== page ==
The recent controversy surrounding the abrupt resignations of W.R. Grace Chairman J. Peter Grace and Chief Executive Officer J.P. Bolduc has overshadowed equally serious problems occurring at National Medical Care, a healthcare subsidiary of Grace.
For the second time in two years, NMC, a Waltham, Mass.-based dialysis company, has been cited by the Food and Drug Administration for violating regulations related to the importation of dialysis equipment manufactured at its plant in Dublin, Ireland.
The FDA issued an alert last month after receiving complaints from four patients who said a chemical used to sterilize NMC dialysis equipment made them ill. NMC manufactures dialysis equipment and bloodlines, and operates nearly 600 freestanding kidney dialysis centers worldwide.
In a March 22 letter to Constantine Hampers, M.D., NMC's founder and chairman, the FDA said it would bar the company from importing devices manufactured by the Dublin plant until several quality-control violations are corrected.
"Given the serious nature of these violations*.*.*.*all devices manufactured by NMC in Dublin, Ireland, will be re-fused entry into the United States until these violations are corrected," the FDA letter states.
Grace has said it expects to resolve the problem by the second quarter of 1995. Company officials declined further comment. FDA officials couldn't be reached.
In June 1993, the FDA temporarily banned NMC from importing hemodialysis bloodlines and dialysis machines manufactured by its plants in Reynosa, Mexico, and Dublin. The FDA cited the dialysis provider with violating the Federal Medical Device Good Manufacturing Practice Regulations and subsequently blocked the import of NMC products to the United States (Aug. 16, 1993, p. 22).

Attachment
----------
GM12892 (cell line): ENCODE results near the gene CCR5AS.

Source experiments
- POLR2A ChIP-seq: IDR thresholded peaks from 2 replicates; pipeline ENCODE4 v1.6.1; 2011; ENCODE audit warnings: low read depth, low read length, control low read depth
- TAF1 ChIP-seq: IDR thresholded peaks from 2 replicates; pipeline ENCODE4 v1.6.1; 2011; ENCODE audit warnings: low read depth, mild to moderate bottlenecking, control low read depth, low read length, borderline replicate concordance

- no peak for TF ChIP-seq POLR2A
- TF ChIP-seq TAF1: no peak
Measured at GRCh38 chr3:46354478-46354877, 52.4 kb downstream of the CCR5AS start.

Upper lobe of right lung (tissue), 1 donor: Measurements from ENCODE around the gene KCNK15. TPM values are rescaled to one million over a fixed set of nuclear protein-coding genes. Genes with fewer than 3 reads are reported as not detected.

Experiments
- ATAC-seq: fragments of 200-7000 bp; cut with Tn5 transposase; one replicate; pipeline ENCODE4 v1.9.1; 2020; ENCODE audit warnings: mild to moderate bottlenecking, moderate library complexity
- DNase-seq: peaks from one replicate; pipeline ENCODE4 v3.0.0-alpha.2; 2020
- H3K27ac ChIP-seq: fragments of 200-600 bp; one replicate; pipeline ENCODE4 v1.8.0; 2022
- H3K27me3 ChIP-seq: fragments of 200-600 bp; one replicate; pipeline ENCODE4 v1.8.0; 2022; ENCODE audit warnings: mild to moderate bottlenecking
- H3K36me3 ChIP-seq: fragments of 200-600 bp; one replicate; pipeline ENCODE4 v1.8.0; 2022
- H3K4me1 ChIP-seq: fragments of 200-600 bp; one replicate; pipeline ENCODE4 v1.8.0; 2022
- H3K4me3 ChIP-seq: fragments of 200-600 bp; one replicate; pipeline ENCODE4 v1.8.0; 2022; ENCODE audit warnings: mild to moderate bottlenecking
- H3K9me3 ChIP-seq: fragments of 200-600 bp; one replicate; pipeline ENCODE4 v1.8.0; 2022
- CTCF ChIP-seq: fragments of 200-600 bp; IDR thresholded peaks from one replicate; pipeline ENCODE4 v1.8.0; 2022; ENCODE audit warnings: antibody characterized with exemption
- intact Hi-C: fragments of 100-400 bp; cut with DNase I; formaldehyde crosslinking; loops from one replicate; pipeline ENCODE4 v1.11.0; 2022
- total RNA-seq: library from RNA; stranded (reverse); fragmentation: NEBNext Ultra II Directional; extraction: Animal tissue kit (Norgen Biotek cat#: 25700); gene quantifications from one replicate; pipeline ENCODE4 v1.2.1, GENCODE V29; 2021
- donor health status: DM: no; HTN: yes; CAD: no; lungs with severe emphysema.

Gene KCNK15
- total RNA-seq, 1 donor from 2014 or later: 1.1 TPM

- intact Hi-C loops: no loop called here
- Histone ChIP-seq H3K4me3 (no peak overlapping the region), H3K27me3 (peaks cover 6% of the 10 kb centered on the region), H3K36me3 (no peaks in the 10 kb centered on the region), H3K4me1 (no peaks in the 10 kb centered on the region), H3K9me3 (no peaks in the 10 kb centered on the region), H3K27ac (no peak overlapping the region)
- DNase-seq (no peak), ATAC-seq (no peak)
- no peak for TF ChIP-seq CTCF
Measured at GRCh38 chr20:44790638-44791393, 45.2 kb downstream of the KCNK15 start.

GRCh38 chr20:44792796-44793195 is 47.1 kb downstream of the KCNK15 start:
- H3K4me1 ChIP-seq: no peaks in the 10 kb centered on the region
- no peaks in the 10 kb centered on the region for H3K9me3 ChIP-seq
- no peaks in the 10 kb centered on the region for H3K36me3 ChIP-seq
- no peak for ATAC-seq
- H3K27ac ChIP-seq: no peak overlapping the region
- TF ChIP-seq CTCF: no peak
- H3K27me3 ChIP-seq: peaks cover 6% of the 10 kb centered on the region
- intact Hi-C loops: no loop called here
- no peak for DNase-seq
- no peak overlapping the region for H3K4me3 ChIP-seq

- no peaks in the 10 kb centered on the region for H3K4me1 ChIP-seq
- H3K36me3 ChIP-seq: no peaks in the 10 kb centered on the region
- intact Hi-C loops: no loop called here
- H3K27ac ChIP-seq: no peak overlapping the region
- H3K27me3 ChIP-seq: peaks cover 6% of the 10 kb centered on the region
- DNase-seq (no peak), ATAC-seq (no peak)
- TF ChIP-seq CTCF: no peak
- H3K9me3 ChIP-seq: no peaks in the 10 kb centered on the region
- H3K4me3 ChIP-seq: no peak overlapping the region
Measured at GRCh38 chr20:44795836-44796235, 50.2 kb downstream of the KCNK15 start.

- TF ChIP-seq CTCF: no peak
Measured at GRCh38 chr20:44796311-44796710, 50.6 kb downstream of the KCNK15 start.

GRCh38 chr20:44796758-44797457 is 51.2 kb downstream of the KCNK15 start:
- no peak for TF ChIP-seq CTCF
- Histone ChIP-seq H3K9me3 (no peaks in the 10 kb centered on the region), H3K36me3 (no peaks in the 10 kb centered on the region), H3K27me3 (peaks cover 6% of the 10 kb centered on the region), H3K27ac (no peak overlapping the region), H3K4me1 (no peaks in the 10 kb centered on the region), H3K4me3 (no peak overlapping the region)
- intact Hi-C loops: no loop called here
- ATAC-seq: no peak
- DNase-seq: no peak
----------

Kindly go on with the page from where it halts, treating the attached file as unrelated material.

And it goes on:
NMC entered into a consent decree with the FDA in 1994 to improve some of the quality-control issues related to the manufacturing and importation of its dialysis equipment. The company said it has since cleared up the problems in its Reynosa plant.
Nonetheless, the news couldn't come at a worse time for the Boca Raton, Fla.-based company.
Last month, Grace was thrown into the public spotlight after the company revealed that CEO Bolduc's resignation was related to allegations that he sexually harassed several female employees. Bolduc vehemently denied those charges.
Shortly after Bolduc's departure, J. Peter Grace, its longtime chairman, resigned amid a shareholder dispute.
NMC Chairman Hampers is a leading candidate to replace Bolduc as CEO.
Meanwhile, the company last week declined to speculate about the future of its healthcare division, despite recent published reports that it may consider spinning off one of its subsidiaries to improve its debt rating.
The division-which includes NMC-also provides home infusion, home respiratory therapy and home health services. It generated $1.9 billion in 1994 revenues, up 24% from 1993.